Mr. and Mrs. Bartholomew Cade
request the pleasure of your company
at a ball in celebration of their daughter Margaret
and her engagement to Sir Roland Farnsworth.
Cade House, Grosvenor Square
On the twenty-sixth evening of April, 1810
“Isn’t it romantic?” Georgie asked. “He and Margaret make such a fine couple.”
“I suppose,” Eliza said, trying to be diplomatic.
She angled herself for a better look. By peeking through a gap in the double doors, she just could manage a glimpse of the dancers.
Sir Roland Farnsworth wasn’t exactly Eliza’s picture of romance. He wasn’t even her picture of a desirable brother-in-law. He was more staid and cautious than men his age should be. He didn’t whisper sweet words to Margaret as he turned her about the room. In Eliza’s observation, he didn’t engage Margaret—or any female—in much conversation at all.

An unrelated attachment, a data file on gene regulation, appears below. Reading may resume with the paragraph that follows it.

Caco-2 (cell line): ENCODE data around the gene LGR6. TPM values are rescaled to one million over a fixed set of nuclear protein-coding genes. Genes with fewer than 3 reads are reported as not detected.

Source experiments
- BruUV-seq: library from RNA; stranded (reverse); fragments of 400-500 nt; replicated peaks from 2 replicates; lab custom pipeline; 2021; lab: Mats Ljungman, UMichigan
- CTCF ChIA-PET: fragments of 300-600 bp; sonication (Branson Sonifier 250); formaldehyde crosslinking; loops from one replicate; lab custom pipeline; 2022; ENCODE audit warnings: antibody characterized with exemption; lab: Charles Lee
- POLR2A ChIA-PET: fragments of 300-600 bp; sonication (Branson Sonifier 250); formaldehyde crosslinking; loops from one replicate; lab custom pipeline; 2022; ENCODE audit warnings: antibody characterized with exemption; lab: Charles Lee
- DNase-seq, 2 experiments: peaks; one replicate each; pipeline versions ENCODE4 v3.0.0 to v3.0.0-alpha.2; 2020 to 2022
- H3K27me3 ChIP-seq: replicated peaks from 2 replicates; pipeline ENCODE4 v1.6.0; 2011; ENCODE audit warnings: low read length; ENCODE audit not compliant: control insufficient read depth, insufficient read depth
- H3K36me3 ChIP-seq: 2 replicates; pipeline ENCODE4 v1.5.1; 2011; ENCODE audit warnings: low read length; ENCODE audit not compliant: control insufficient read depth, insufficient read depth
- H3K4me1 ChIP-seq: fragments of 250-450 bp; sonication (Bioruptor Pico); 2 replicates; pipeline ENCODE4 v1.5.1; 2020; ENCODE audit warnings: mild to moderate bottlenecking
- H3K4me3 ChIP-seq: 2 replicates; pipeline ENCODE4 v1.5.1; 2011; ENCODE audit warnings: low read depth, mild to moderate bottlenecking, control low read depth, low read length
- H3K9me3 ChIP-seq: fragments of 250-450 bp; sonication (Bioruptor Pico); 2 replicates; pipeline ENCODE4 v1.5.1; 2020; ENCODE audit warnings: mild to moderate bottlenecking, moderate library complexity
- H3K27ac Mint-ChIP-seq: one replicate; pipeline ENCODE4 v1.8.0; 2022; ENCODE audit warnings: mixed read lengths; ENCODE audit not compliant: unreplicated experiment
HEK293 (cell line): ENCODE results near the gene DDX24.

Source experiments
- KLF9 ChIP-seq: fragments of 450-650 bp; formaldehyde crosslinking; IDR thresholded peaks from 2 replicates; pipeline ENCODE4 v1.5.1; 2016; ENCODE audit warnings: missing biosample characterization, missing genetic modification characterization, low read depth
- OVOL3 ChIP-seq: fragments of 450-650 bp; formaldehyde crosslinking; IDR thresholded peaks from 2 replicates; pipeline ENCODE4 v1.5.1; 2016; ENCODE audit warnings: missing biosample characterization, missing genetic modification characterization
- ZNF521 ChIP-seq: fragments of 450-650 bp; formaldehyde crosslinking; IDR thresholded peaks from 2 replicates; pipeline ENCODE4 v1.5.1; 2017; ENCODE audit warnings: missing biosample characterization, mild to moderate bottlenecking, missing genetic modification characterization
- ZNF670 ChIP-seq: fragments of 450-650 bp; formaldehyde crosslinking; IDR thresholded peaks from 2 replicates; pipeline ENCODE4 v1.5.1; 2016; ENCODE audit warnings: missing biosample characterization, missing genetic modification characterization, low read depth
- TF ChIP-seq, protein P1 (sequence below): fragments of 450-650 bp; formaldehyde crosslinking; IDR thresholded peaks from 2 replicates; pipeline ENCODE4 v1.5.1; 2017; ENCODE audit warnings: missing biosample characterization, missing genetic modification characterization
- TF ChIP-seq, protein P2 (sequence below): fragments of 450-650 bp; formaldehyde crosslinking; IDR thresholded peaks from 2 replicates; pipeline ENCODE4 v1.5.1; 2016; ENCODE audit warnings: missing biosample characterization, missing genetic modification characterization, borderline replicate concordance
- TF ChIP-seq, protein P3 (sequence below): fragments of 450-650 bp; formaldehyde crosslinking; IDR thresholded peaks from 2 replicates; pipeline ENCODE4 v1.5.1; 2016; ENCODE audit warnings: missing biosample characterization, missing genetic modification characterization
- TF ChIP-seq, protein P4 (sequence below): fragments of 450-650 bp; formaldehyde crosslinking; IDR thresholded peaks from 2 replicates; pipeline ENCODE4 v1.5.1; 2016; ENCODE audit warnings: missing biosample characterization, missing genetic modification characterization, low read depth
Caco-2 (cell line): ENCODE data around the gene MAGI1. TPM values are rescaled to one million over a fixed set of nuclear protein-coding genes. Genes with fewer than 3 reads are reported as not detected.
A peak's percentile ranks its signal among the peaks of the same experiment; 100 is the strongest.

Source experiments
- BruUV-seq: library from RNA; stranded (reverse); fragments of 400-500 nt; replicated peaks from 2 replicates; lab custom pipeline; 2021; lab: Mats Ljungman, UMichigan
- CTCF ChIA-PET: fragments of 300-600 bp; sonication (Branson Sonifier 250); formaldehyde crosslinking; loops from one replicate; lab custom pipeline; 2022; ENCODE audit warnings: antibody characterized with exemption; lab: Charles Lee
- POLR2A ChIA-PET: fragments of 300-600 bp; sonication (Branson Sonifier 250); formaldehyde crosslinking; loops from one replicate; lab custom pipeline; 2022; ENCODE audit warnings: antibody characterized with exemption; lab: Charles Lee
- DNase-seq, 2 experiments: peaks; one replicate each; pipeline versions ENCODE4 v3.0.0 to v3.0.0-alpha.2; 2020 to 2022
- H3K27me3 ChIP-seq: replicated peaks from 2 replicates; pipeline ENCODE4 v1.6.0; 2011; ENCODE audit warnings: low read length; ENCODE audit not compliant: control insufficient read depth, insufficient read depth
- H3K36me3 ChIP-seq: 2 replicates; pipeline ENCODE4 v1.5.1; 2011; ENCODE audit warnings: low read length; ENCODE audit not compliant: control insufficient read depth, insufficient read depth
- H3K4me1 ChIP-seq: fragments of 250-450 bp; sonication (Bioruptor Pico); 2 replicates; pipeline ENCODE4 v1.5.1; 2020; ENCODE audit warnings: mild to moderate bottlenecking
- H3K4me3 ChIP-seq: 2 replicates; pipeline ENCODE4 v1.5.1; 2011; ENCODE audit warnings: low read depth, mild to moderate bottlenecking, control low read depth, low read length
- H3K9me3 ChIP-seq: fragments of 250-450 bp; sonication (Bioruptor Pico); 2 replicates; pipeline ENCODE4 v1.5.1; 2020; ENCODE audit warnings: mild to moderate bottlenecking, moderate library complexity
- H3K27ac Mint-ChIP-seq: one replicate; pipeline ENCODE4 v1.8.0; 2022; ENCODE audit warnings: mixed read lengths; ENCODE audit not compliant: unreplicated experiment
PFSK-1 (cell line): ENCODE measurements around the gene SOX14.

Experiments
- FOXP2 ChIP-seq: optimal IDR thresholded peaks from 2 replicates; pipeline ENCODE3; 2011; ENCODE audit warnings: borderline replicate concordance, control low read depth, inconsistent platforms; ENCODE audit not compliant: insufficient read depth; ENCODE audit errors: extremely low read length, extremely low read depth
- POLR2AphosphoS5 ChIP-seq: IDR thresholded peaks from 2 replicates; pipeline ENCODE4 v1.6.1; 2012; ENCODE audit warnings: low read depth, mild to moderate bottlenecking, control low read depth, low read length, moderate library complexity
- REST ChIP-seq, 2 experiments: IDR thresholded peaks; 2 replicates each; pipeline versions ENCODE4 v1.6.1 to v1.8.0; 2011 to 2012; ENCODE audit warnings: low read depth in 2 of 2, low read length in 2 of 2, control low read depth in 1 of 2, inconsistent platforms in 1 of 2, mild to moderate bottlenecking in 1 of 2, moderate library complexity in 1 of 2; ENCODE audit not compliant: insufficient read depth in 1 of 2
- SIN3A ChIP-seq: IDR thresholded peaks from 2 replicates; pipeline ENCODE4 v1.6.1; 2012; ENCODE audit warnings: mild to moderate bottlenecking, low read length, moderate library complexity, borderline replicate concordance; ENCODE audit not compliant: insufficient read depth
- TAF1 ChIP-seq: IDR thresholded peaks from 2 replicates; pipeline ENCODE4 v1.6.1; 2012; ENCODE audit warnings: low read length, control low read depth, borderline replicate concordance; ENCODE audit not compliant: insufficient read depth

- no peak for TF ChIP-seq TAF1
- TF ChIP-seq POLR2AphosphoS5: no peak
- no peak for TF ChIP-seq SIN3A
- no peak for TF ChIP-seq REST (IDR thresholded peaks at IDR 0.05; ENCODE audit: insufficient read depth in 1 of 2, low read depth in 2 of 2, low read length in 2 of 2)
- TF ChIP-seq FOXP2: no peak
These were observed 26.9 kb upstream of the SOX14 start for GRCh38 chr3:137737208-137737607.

But all this, she could forgive—if he weren’t so dreadfully slow.
“He certainly took his time proposing,” she said. “Snails mate faster than Farnsworths.”
Georgie gave her a chastening look. “Eliza.”
“Well, it’s true. I’ve watched.”
“You’ve spied on Sir Roland?”
“No, I’ve spied on snails.”
Her sister just shook her head in that way that said, Honestly, Eliza.
She pressed her brow to the slender gap between the doors again, peering hard at the colorful whirl of gentlemen and ladies. On nights like tonight, it seemed this was the closest she would ever come to dancing among them. She was eighteen years old and still sneaking glimpses through … Read More »